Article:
Phrynosoma platyrhinos — Desert Horned Lizard
This beautifully camouflaged lizard was just a foot or so off the trail. We would have walked right by but it moved slightly. Then it sat oh-so-still while we oohed and ahed and photographed.
This little charmer waddled into the protective cover of bush when it caught me getting my camera out. Then it wriggled its flattened body from side to side in an attempt to bury itself in the sand. But there wasn't much sand, so it basically just added a little dead grass to its already excellent camouflage.
My wife was driving necessarily slowly along a bumpy dirt road while I watched the common zebra-tailed lizards, whiptails, and spiny lizards race across the road. One of the little racers seemed rounder, slower, and, well, more horned-lizardy than the others, so I sensibly yelled "Stop! Stop! STOPSTOPSTOPSTOP!". My wife managed to stop without sending any of our dogs through the windshield, and I leaped out of the car and ran back to where I thought my suspicious lizard had gone. Sure enough, this little camouflaged beauty was hiding out under a bush hoping I wouldn't notice him. But I did.
Speaking of camouflage, the desert rocks and sand in the southwestern tip of Utah are deep red, so the horned lizards are deep red to match. This youngster was nearly invisible when it wasn't moving.
Here's another red-rock camouflaged desert horned lizard. This one dined on a large ant nest very close to the historic buildings at Lee's Ferry, at the start of the Grand Canyon.
At about 7:00 PM, I was driving on one of the main roads through the park. A light drizzle had been falling for a couple of hours until about twenty minutes earlier, which had kept the herps in hiding; I hadn't seen a single lizard during that while interval (the horror!). So when I caught a glimpse of what seemed to be a pale lizard form on a rock at the side of the road as I passed it, I immediately pulled over, turned around, and went back for a better look. My first thought was that it would probably turn out to be just a side-blotched lizard, since it looked small and side-blotched lizards are by far the most common small lizards in the area. When I recognized it as a horned lizard, I was thrilled since (as everybody knows) horned lizards are among the world's finest lizards.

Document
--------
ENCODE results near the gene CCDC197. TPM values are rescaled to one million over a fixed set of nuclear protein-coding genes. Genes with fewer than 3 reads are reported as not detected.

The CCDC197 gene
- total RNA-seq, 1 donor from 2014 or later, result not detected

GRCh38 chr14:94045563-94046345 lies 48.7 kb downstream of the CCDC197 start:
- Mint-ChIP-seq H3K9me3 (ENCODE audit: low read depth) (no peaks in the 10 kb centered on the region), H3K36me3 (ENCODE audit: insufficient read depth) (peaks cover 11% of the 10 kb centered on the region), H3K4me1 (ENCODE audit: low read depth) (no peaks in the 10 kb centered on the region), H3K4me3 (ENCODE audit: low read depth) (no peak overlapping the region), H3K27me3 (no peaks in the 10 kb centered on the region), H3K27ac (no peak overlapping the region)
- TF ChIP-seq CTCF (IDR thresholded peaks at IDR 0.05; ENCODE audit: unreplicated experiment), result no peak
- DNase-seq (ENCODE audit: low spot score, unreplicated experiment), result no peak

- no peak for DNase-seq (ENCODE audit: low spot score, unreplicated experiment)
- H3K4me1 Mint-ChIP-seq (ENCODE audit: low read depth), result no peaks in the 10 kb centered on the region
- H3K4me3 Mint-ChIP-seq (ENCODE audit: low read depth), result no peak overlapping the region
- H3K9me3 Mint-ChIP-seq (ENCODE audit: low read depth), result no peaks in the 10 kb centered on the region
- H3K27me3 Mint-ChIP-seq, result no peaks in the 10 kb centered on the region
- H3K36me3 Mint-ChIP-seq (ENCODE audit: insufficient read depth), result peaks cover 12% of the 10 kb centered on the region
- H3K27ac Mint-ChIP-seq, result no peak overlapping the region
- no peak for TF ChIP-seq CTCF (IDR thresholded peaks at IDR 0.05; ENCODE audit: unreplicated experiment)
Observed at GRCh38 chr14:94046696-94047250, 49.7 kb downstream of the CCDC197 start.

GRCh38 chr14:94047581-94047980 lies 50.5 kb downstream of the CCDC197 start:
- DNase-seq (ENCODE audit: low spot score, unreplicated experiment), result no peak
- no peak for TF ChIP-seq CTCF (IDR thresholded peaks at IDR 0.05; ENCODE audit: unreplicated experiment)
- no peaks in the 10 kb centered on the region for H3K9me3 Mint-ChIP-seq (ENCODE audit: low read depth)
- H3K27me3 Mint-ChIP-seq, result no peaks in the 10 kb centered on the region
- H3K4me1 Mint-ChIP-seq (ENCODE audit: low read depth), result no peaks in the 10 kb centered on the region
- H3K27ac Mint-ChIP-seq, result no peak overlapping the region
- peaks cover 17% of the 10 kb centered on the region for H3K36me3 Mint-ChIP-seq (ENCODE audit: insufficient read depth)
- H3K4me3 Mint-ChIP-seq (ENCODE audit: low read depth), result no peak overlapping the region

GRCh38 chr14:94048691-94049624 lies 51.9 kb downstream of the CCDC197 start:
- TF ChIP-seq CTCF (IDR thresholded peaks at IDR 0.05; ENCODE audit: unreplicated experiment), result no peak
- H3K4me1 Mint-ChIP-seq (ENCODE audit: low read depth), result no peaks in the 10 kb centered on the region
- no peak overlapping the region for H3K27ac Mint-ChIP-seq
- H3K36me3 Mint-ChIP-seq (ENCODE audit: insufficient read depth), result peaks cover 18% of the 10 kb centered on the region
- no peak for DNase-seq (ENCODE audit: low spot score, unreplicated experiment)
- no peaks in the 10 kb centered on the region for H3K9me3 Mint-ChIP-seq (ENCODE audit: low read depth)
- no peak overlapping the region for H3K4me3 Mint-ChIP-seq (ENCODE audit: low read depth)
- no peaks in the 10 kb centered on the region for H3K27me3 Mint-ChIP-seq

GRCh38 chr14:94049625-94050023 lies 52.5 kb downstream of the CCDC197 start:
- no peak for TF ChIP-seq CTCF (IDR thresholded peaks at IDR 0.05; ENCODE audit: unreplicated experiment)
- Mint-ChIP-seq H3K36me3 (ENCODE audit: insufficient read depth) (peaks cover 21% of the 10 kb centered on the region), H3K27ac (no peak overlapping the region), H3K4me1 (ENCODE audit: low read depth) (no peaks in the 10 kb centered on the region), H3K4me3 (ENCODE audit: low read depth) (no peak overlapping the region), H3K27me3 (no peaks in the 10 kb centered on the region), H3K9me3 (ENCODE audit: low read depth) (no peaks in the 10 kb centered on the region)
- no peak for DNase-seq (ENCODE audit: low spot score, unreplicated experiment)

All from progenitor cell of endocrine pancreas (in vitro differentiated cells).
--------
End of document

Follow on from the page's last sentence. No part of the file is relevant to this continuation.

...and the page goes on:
I found it remarkable how closely the lizard's pattern matches the rock. Its camouflage would be nearly perfect to a color-blind observer.
Near California City the horned lizards tend to have a pretty mixture of orange, white, and black, which makes them practically disappear against the gravelly desert floor.
- Eric Pianka and Wendy Hodge's excellent article on horned lizards, from the University of Texas.
- Behler, J. L., King, F. W. 1979. The Audubon Society Field Guide to North American Reptiles & Amphibians
- Brennan, T. C. and Holycross, A. T. 2006. A Field Guide to Amphibians and Reptiles in Arizona
- Crother, B. I. (ed.) 2017. Scientific and Standard English Names of Amphibians and Reptiles of North America North of Mexico, with Comments Regarding Confidence in Our Understanding, Eighth Edition
- Miller, A. H., Stebbins, R. C. 1973. The Lives of Desert Animals in Joshua Tree National Monument
- Rogner, M. 1997. Lizards
- Sanborn, S. R. 1994. The Lizard-Watching Guide
- Schoenherr, A. A. 1992. A Natural History of California
- Sherbrooke, W. C. 1981. Horned Lizards: Unique Reptiles of Western North America
- Smith, H. M. 1995. Handbook of Lizards: Lizards of the United States and Canada
- Smith, H. M., Brodie, E. D. Jr. 1982. Reptiles of North America: A Guide to Field Identification
- Stebbins, R. C. 2003. Peterson Field Guide to Western Reptiles and Amphibians, Third Edition